At the drive-in, Verna (Adrienne Barbeau) is stressed out because they don’t actually have the film print quite yet. Outside, a woman (Naomi Grossman) protests the showing, saying she was there when the film first played and she saw what happened: “This movie‘s cursed!” And it doesn’t stop anybody. Most people assume it’s a publicity stunt, and Verna lets the woman stay there because it adds a little flare and mystique to the show. People are piling into the parking lot, ready to see the supposedly cursed film. The print finally arrives, when the protester woman calls Chad over trying to tell him what happened in 1986, all the violence she witnessed.
The guy delivering the print to Verna sounds awful familiar, surely Bitterman himself. Verna name drops Kubrick to show she knows what she’s up to behind the reels. Either way, the show’s ready to begin and the crowd are prepared to see a wild horror film. Dee’s busy going down on a boy they like while the movie starts playing, though they don’t miss out from watching the screen. Same with Kelley, who makes out with Chad but takes a few looks when she’s able to get a glimpse. Verna watches the film play from the booth. And like everyone else, she’s deeply affected.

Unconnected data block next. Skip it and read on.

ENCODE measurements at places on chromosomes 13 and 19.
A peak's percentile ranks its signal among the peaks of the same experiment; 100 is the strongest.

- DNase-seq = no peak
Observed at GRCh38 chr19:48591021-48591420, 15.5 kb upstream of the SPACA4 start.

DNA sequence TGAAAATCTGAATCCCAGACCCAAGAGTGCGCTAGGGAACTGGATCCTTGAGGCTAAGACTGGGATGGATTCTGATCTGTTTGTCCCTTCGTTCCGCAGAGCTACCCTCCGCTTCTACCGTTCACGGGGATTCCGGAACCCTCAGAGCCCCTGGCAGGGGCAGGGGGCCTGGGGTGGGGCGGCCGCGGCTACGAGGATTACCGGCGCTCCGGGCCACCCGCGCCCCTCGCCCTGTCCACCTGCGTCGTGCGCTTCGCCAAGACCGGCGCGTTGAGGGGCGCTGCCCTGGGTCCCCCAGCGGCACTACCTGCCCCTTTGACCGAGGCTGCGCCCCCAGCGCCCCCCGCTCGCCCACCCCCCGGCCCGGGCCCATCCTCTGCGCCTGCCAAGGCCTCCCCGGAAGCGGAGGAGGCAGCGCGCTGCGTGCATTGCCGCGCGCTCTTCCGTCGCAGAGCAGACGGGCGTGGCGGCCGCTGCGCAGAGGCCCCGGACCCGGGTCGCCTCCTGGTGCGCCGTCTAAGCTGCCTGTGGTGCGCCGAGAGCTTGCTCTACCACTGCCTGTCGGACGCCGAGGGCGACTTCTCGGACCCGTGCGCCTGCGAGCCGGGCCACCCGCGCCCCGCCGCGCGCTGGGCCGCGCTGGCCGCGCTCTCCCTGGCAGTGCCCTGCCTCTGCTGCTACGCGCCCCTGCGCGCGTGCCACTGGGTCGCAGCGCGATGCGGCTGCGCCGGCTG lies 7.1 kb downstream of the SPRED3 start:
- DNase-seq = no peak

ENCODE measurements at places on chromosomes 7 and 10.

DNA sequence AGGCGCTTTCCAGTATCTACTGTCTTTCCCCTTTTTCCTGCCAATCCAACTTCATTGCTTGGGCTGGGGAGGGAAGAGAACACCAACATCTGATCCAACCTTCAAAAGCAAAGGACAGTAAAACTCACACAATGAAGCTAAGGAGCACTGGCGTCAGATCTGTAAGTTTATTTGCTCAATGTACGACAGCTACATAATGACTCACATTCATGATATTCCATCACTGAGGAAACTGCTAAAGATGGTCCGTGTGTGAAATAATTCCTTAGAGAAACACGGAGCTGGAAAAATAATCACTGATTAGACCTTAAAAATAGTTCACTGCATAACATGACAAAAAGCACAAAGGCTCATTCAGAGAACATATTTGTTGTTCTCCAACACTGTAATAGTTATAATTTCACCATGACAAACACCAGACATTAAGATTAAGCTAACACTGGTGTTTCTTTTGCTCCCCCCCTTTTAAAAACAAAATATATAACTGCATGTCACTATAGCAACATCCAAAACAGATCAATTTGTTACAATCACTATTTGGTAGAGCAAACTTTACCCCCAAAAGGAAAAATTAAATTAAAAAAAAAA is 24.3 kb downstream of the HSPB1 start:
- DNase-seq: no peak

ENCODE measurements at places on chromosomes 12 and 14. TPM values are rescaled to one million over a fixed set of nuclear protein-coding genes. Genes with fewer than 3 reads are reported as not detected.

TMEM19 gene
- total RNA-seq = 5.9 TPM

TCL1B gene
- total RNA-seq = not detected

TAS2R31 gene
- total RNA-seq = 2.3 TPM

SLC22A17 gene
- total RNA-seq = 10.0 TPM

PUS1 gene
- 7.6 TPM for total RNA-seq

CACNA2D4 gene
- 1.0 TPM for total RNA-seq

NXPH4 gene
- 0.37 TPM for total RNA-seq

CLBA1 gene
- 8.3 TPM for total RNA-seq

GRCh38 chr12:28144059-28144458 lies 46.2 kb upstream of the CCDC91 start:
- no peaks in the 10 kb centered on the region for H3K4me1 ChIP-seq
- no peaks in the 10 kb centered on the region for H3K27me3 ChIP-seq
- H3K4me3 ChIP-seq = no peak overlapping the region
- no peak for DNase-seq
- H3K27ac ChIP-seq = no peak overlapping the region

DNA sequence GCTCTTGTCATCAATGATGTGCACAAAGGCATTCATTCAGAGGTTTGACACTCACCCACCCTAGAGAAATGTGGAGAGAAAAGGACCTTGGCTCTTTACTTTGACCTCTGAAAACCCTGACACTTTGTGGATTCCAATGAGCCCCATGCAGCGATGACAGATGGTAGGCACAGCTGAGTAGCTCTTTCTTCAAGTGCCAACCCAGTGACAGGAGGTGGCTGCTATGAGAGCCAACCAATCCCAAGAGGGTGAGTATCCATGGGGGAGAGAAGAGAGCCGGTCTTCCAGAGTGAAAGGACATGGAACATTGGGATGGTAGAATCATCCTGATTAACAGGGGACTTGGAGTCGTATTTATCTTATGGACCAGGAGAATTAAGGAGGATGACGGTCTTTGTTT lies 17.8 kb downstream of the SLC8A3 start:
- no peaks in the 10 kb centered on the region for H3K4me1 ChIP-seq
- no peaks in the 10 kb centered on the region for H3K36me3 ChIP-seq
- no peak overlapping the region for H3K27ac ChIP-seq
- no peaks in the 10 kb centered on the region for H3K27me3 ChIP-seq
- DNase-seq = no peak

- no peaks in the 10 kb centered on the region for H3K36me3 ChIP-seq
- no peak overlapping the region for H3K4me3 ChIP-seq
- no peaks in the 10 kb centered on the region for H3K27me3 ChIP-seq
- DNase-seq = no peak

While the reels plays on, the protester lady sneaks up into the booth.
Except the violence has already started in the parking lot. Up in the booth, too. Verna stabs the protester in her remaining eye before rushing after her young co-worker. Dee proceeds to bite off their date’s dick in the car, while Chad and Kelley get attacked before she tries to drive them out of there. Dee hops on the car’s hood which sends it crashing into the drive-in’s building. Kelley and Chad make a run for it, just as hordes of insane, rabid moviegoers come after them. They manage to get inside, though they find all the violence Verna left in her wake. They also don’t have their phones.
Outside there’s nothing but carnage.